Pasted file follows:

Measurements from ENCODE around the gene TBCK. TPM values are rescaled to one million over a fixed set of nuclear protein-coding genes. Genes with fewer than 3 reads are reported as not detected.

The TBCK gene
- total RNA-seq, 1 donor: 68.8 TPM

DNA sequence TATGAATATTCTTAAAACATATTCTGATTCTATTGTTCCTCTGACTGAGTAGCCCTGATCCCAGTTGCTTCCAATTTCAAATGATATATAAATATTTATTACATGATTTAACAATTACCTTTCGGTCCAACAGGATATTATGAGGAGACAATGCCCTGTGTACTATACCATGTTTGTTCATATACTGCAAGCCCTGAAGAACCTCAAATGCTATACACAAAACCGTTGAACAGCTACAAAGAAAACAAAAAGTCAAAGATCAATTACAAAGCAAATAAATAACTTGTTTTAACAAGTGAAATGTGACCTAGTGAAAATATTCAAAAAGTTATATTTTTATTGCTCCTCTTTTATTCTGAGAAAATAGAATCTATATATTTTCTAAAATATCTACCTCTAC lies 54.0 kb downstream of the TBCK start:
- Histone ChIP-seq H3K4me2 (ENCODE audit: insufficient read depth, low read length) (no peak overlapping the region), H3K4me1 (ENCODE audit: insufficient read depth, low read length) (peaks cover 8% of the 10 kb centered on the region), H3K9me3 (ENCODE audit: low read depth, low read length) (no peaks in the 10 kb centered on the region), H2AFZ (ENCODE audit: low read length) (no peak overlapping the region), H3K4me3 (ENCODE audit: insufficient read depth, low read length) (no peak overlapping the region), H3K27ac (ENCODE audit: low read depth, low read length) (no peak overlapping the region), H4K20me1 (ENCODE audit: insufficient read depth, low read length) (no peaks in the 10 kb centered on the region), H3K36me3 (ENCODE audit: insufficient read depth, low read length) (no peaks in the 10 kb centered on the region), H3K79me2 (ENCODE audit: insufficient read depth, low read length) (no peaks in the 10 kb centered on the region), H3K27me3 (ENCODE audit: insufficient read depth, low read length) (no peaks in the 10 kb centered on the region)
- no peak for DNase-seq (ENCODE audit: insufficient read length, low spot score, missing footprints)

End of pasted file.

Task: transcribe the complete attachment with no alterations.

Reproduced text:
Measurements from ENCODE around the gene TBCK. TPM values are rescaled to one million over a fixed set of nuclear protein-coding genes. Genes with fewer than 3 reads are reported as not detected.

The TBCK gene
- total RNA-seq, 1 donor: 68.8 TPM

DNA sequence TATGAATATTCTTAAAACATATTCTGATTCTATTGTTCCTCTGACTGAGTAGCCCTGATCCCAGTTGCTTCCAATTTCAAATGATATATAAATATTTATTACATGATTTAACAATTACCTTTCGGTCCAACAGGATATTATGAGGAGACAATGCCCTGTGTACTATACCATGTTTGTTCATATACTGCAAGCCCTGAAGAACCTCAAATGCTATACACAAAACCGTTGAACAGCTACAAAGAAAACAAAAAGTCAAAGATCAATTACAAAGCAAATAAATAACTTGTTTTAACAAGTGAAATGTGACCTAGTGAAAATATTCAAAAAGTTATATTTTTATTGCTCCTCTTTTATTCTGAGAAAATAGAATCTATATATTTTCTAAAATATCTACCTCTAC lies 54.0 kb downstream of the TBCK start:
- Histone ChIP-seq H3K4me2 (ENCODE audit: insufficient read depth, low read length) (no peak overlapping the region), H3K4me1 (ENCODE audit: insufficient read depth, low read length) (peaks cover 8% of the 10 kb centered on the region), H3K9me3 (ENCODE audit: low read depth, low read length) (no peaks in the 10 kb centered on the region), H2AFZ (ENCODE audit: low read length) (no peak overlapping the region), H3K4me3 (ENCODE audit: insufficient read depth, low read length) (no peak overlapping the region), H3K27ac (ENCODE audit: low read depth, low read length) (no peak overlapping the region), H4K20me1 (ENCODE audit: insufficient read depth, low read length) (no peaks in the 10 kb centered on the region), H3K36me3 (ENCODE audit: insufficient read depth, low read length) (no peaks in the 10 kb centered on the region), H3K79me2 (ENCODE audit: insufficient read depth, low read length) (no peaks in the 10 kb centered on the region), H3K27me3 (ENCODE audit: insufficient read depth, low read length) (no peaks in the 10 kb centered on the region)
- no peak for DNase-seq (ENCODE audit: insufficient read length, low spot score, missing footprints)